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In late December 1814, Captain Phillip Goodenough sailed his ship Betsy out of Port Jackson, bound for Macquarie Island. Onboard were 33 men, including six lascars, thirteen of which were left on the island for sealing, with enough stores to last them until the ship returned. Captain Goodenough then sailed Betsy for Auckland Islands where scurvy took hold of his crew and he lost two men. Betsy sailed back to Macquarie Island. Once there, she was blown offshore in a gale and after three weeks of battling raging seas and winds, Captain Goodenough admitted defeat and set course for Sydney. Incredibly the doomed voyage continued as Betsy hit nor’west gales and was driven back towards New Zealand. By now provisions were scant and scurvy rampant. Men disabled with pain lay about unable to gather strength to man the ship, which had been badly damaged in rough seas. Tragically Betsy drifted in whichever direction the weather or waves saw fit, and one by one, the men began to die.
Eventually she drifted to within site of Cook Strait but the wind deserted them, and Betsy became becalmed. The site of land so near only increased their desperation as the survivors committed another body to the deep. Eventually a wind came up. It carried the stricken vessel out to sea again. Two weeks later Betsy lay off the Bay of Islands and the men mustered their every last ounce of strength to attempt to run her into the Bay. A squall suddenly enveloped the ship, ripping away her sails. The men, beaten by their battles with the sea and the weather, could only wait to see what form their tragic end would take. When the last of their water was gone they launched a jollyboat and whaleboat into which they climbed twenty miles from land, abandoning Betsy to the sea. As men continued to die, their bodies were buried at sea, until only twelve remained. In the smaller boats the men battled the waves but try as they might, they couldn't shorten the distance to land. Eventually the decision was made to save the stronger men and the weaker four were loaded into the jolly and set adrift. So terribly sick, no one expected them to last more than a couple of hours, but one asked for his jacket to protect him from the cold.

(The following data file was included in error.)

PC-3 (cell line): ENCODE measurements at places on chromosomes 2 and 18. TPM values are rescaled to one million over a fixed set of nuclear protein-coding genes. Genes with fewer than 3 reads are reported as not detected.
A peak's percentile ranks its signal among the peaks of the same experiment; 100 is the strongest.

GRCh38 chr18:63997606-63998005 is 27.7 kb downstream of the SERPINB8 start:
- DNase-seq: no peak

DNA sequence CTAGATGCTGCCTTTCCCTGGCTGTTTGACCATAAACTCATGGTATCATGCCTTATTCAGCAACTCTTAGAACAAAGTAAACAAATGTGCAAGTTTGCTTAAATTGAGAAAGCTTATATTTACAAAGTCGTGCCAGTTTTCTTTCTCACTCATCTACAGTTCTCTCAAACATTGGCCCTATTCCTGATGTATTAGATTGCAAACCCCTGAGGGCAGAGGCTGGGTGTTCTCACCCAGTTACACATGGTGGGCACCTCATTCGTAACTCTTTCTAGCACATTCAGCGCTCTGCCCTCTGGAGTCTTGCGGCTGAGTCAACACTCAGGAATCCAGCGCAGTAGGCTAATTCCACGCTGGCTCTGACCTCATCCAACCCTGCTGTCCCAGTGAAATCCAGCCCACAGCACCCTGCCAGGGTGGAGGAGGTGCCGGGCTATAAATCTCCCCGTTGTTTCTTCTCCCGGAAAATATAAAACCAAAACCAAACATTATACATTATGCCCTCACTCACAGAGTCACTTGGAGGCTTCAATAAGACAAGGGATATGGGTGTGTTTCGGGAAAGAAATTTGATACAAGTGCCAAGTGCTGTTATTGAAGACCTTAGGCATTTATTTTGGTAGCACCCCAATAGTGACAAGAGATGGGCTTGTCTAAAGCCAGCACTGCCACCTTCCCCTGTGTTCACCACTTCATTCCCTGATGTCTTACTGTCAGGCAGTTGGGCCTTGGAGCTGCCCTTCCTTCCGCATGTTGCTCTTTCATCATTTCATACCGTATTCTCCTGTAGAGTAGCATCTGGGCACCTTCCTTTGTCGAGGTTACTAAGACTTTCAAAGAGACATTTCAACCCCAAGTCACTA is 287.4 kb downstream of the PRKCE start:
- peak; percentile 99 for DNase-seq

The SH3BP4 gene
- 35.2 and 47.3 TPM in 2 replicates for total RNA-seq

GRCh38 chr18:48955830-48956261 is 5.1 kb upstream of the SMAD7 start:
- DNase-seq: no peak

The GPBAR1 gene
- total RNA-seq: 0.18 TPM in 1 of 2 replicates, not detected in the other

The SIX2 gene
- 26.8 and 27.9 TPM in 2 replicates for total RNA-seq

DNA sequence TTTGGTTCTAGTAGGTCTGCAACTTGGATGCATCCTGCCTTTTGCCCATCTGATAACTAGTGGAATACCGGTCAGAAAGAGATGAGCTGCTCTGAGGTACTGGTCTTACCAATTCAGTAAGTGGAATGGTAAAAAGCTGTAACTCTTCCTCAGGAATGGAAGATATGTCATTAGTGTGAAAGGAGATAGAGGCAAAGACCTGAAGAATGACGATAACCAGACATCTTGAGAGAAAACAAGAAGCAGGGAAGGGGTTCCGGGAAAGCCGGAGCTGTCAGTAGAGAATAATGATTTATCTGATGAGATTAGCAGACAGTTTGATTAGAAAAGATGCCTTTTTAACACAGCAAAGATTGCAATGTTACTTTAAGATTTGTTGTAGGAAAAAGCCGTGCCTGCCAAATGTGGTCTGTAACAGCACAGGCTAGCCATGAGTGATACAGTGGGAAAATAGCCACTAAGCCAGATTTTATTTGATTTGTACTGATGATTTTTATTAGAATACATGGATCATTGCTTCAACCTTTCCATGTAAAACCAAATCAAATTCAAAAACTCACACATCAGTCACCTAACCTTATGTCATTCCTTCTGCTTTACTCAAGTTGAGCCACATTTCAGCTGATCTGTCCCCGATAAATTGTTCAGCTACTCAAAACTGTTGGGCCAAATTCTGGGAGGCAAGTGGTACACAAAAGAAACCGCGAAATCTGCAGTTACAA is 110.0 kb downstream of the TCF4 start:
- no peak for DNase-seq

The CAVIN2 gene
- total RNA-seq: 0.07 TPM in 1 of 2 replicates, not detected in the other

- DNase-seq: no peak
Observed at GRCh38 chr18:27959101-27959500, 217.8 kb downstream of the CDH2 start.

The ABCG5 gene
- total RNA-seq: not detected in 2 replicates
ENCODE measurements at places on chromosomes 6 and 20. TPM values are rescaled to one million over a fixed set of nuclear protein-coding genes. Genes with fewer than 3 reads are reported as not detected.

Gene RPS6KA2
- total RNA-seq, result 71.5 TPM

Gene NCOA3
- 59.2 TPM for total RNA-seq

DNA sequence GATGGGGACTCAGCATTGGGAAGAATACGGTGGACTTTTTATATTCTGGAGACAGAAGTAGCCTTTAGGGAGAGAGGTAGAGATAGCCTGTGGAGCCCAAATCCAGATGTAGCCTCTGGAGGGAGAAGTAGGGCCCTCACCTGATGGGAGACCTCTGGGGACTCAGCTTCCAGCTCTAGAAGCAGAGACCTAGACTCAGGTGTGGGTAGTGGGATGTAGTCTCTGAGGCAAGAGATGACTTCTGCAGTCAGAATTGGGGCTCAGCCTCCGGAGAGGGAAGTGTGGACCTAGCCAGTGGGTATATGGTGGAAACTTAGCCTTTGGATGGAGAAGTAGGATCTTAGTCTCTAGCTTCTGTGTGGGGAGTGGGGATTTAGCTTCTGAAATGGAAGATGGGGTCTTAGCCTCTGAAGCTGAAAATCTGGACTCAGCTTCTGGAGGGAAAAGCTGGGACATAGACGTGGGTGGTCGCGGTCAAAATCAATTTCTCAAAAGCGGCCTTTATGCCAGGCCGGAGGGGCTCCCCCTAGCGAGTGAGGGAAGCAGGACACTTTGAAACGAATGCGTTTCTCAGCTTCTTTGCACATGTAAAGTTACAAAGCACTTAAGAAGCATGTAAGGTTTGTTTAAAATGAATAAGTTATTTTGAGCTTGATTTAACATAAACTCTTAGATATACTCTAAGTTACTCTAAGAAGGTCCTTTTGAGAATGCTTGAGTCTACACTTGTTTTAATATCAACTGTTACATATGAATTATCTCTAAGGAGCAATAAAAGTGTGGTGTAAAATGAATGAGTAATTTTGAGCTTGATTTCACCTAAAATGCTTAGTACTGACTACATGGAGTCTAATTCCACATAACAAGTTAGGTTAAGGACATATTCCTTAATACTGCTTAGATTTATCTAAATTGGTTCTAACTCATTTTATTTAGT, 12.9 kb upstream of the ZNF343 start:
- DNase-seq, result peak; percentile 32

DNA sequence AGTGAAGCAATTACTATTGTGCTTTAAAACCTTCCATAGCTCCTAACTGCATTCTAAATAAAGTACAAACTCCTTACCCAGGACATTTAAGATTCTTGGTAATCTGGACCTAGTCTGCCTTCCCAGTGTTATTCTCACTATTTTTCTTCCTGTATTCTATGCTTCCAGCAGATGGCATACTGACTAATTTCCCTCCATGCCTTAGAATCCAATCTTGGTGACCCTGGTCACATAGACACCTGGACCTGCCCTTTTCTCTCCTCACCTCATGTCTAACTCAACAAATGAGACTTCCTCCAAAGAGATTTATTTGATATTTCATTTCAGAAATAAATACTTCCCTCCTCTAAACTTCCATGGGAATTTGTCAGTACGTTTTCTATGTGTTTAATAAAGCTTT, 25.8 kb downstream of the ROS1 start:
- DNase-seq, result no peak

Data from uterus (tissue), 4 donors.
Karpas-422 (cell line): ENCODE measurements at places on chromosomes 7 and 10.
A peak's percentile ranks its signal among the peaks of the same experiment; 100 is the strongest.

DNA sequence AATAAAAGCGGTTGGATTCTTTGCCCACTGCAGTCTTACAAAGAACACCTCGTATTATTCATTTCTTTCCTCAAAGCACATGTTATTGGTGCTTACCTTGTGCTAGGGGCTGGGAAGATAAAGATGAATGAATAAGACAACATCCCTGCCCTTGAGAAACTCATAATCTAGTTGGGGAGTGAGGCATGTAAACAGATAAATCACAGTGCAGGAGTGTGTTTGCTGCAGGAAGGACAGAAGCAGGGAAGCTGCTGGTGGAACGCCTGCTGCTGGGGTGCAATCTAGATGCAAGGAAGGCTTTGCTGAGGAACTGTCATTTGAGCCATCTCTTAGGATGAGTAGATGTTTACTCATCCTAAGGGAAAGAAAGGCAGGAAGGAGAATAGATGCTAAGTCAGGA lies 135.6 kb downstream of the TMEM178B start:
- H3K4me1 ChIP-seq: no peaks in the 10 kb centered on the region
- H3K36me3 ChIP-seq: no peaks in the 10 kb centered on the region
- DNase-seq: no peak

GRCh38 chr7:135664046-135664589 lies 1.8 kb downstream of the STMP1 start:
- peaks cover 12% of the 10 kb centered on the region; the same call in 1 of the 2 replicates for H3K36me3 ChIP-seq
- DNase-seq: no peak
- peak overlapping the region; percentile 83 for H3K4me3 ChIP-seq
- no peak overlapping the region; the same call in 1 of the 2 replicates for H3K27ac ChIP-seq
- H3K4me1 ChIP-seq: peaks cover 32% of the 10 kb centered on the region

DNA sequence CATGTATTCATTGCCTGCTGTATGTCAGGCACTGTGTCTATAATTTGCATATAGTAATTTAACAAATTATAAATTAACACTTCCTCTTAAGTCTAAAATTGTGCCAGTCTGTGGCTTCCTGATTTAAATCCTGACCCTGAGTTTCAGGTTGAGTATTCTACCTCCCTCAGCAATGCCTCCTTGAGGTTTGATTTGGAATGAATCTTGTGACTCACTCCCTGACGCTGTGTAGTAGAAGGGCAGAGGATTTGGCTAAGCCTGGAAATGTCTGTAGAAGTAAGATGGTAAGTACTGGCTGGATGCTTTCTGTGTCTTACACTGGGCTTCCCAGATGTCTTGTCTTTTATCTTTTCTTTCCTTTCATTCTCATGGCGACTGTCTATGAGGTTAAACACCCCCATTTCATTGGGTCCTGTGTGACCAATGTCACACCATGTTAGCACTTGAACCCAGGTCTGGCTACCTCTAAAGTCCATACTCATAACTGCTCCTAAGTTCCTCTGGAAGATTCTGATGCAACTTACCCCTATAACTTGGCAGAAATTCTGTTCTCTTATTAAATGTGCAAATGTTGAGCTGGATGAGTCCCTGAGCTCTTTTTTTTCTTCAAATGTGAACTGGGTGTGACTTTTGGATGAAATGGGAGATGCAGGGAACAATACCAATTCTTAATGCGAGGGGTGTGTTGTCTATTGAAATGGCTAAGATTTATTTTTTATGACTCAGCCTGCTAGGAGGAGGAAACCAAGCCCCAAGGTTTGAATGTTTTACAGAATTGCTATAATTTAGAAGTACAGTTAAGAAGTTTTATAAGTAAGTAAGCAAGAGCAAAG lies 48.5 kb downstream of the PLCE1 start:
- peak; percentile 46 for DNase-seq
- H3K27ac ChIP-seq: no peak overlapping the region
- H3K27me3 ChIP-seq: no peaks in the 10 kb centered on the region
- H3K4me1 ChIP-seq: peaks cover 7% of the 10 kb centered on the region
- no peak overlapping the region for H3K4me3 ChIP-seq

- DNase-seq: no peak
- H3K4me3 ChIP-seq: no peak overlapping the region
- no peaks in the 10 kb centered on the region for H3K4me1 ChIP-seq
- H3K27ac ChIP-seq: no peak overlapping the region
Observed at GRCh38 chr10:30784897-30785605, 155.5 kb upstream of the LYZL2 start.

For twelve hours the surviving eight summoned every last bit of energy, to fight their way to land. Eventually they reached the near North Cape. Shortly after coming ashore Captain Philip Goodenough died. As did one lascar, leaving six men remaining - four lascars, Thomas Rogers and Thomas Hunt. At last free of Betsy and the sea, a new danger descended upon the wretched men as native New Zealanders surrounded them. Taken into captivity, the men were lead away at the end of a spear believing that each miserable step they stumbled was one closer to being killed and eaten. For a week the men lived in constant fear of the cannibals who were holding them. Finally there were assured that their lives would be spared and when a sail came into sight the Maori prepared a canoe to take them to the ship. It passed before they were able to reach it. It was not until three months later that the few surviving crew of Betsy were at last rescued from North Cape, by Captain Hansen in his brig Active.
May 15 1815, the schooner Brothers set out from Sydney in company with the brig Trial with a view to establishing a trading settlement in New Zealand where flax, timber and other natural resources could be prepared for transport to trade on the Sydney market. Arriving at the Bay of Islands on June 13 they stayed for a month before sailing south trading for flax and spars with Maori where and when they could along the way. After visiting Cook Strait Brothers and Trial sailed back to a place they had named Trial Harbour during their voyage south. Located between Mercury Bay and Thames, Trial Harbour is known as Kennedy's Bay today. It was here that both ships were attacked by Maori and after a frantic fight for survival the ships were retaken from the native New Zealanders with the loss of several crew from both vessels. Arriving back at the Bay of Islands to report their ordeal, it came as no great surprise to the Europeans at the settlement, as they had been aware of some unscrupulous dealings by Captain Hovell with the Maori during their earlier visit there. The trading settlement dream failed and back in Sydney only a small amount of flax, mats and spars were offered for sale at discounted prices. As primitive as the captains considered the native New Zealanders, they had learnt the harsh lesson first hand that Maori were not to be crossed in trade or treatment, or the consequences for their lives and business prospects would be fatal.